Government to Step Up Immigration Law Enforcement

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Government to Step Up Immigration Law Enforcement

Thursday, August 09, 2007

WASHINGTON — The Bush administration plans to step up immigration enforcement by raising fines on employers who hire undocumented workers, overhauling temporary worker programs and speeding up deployment of border agents, according to a summary of the plans.
Homeland Security Secretary Michael Chertoff and Commerce Secretary Carlos Gutierrez planned to announce broad immigration changes at a news conference Friday.
Some of the initiatives are similar to proposals contained in recent immigration legislation, although they are not nearly as sweeping as the bill that failed to pass the Senate. Other measures are already under way.
An outline of the announcement, obtained by The Associated Press from a congressional aide, said the administration plans to expand the list of international gangs whose members are automatically denied admission to the U.S., reduce processing times for immigrant background checks and install by the end of the year an exit system so the departure of foreigners from the country can be recorded at airports and seaports.
In addition, employers will face possible criminal sanctions if they don't fire employees unable to clear up problems with their Social Security numbers.


Also, the Homeland Security Department will ask states to voluntarily share their driver's license photos and records with the agency for use in an employment verification system. The sharing is meant to help employers detect fraudulent licenses, according to the summary.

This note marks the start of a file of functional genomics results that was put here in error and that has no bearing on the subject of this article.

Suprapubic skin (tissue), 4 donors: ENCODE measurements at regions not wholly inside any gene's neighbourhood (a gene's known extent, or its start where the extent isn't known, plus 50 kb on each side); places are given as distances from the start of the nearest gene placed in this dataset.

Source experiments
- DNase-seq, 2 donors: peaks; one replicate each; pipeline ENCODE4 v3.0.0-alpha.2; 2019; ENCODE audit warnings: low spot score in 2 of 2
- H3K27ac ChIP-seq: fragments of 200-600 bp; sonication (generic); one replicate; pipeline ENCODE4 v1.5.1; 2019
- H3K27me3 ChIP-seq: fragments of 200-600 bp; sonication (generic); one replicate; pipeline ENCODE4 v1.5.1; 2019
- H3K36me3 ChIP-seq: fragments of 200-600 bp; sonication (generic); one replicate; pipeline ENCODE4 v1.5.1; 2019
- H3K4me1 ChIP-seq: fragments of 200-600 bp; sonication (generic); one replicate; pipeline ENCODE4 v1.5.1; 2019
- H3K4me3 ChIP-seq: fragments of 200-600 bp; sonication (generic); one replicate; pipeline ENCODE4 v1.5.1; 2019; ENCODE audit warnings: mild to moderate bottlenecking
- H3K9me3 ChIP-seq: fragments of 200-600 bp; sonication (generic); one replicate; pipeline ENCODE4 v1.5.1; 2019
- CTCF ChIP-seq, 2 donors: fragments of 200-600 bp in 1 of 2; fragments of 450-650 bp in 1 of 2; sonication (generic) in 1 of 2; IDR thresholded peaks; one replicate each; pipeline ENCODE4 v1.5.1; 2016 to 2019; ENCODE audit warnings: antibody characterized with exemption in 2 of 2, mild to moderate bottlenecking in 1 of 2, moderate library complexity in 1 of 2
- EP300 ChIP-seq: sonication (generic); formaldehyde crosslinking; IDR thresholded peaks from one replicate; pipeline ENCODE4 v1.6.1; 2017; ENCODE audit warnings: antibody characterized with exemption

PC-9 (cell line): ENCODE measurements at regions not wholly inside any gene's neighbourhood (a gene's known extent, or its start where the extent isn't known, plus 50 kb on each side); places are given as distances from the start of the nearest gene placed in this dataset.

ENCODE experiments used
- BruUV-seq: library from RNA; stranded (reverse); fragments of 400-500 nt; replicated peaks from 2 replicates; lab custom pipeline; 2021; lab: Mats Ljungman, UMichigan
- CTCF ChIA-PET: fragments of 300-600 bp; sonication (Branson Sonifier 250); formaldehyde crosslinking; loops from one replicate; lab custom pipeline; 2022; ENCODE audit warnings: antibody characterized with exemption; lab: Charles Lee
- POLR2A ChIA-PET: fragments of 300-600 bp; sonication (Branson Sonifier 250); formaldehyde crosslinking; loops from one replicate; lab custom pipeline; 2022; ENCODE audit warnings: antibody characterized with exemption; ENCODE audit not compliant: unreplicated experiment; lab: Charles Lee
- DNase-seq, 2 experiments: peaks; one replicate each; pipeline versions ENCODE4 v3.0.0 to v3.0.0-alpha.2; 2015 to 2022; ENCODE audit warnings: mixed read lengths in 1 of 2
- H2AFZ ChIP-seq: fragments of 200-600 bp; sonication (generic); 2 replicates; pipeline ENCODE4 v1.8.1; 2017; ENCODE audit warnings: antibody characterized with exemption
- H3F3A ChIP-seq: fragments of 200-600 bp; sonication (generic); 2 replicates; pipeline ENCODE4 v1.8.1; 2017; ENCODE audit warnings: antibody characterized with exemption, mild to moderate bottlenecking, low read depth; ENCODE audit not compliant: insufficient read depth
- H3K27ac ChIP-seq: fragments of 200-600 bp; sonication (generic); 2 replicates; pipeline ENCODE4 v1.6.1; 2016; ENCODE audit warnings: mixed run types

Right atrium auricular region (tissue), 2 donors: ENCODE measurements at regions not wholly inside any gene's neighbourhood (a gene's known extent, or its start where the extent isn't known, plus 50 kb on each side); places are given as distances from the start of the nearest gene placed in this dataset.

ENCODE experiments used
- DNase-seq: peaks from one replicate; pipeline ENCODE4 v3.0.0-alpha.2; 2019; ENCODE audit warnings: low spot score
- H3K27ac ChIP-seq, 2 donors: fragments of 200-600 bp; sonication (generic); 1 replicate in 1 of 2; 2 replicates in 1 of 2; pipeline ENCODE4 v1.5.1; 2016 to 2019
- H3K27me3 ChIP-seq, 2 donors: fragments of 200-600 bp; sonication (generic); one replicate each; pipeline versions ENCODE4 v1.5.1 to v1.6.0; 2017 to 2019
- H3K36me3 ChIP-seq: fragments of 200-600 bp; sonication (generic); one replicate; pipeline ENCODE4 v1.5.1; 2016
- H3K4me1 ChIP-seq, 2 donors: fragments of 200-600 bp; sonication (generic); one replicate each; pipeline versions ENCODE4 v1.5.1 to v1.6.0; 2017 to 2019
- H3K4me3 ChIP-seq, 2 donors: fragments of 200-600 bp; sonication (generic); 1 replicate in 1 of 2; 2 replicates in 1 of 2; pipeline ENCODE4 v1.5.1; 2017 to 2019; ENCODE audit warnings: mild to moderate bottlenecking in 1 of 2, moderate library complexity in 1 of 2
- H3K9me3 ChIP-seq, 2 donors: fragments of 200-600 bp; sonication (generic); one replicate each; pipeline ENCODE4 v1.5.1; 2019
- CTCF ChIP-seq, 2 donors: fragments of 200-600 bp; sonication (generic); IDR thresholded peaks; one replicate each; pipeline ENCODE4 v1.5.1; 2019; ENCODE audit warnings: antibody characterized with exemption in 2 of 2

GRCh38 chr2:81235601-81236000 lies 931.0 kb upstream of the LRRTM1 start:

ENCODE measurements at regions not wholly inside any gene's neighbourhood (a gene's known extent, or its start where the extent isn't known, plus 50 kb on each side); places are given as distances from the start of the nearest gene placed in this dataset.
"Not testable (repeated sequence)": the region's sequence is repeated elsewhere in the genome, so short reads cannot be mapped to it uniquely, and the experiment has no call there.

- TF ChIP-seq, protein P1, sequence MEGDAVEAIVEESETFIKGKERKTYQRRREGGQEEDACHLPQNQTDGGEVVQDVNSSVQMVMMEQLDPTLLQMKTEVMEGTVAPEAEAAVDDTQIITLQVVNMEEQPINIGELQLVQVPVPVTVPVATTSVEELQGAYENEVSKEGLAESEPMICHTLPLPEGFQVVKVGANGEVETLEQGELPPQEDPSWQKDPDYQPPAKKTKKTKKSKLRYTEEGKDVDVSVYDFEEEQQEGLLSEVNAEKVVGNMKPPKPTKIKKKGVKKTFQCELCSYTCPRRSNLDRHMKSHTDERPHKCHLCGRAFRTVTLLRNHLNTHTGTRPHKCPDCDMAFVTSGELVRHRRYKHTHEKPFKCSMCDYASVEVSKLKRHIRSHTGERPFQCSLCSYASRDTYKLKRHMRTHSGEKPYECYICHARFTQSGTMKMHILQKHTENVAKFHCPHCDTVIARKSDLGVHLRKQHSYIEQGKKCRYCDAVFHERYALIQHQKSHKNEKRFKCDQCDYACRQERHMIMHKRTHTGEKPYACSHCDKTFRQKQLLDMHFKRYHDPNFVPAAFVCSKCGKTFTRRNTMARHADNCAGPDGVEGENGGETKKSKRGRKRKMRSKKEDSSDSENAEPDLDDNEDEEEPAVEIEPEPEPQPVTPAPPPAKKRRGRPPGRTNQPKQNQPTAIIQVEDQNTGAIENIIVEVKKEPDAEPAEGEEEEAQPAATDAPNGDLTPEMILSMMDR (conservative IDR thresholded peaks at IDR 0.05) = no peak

A spokesman for the Homeland Security Department declined to comment because the announcement had not been made. The Commerce Department press office also declined comment.
Chertoff alluded to the new enforcement tactics in a speech in Boston on Wednesday, calling to it "tool sharpening."
"We shouldn't have a patchwork of laws. We should be doing a comprehensive federal solution, but we haven't got that thing done," Chertoff said. "What I can tell you is we will certainly use every enforcement tool that we have, and every resource that we have available, to tackle the problem."
President Bush suffered a major political defeat when Senate immigration legislation failed to pass this year.
The legislation was opposed by many conservatives who complained that Americans don't trust the government to start new immigration programs because existing immigration laws are not being enforced.
The Senate bill would have allowed millions of illegal immigrants to obtain legal status and eventually apply for legal residency. It also would have created a guest worker program and stepped up border security.
Some members have kept up efforts to tighten the border. Last month, the Senate added $3 billion to a Homeland Security bill to be used for U.S.-Mexico border security.